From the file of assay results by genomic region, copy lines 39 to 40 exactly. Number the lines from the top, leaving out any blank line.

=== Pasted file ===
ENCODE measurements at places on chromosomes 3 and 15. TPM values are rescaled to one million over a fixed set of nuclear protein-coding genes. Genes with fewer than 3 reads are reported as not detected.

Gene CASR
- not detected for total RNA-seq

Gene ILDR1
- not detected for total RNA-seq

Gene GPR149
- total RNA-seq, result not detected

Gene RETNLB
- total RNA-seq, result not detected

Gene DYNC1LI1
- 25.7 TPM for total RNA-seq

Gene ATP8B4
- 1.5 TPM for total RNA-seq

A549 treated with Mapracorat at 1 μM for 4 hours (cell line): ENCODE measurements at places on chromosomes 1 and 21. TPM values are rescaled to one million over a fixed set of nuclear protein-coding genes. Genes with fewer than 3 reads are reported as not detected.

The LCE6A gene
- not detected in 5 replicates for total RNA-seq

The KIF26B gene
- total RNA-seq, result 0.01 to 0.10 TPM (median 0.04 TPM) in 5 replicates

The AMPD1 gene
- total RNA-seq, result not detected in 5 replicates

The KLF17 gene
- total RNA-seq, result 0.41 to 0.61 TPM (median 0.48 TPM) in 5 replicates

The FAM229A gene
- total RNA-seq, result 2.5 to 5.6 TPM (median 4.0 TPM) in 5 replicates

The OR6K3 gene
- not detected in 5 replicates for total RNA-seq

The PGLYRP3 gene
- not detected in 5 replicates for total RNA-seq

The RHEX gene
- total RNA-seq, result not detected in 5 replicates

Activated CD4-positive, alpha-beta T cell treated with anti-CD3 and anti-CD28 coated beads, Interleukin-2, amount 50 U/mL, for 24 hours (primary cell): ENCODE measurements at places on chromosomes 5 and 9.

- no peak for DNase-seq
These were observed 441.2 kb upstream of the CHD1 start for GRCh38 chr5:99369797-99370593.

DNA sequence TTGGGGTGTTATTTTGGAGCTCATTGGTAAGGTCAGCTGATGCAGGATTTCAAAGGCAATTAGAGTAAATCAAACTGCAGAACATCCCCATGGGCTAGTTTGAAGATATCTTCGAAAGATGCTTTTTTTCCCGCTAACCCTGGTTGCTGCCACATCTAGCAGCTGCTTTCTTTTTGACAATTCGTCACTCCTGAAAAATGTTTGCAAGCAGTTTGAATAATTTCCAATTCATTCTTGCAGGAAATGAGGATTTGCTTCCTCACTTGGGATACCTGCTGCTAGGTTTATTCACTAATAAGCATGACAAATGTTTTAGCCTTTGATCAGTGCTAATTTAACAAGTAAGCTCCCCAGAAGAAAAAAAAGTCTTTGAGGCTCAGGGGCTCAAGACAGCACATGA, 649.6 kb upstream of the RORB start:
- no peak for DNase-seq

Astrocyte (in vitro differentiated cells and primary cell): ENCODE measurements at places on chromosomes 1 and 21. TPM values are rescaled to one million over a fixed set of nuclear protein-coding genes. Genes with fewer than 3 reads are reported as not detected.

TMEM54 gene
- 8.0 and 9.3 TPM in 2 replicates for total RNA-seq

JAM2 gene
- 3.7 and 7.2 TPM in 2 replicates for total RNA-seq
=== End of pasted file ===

JAM2 gene
- 3.7 and 7.2 TPM in 2 replicates for total RNA-seq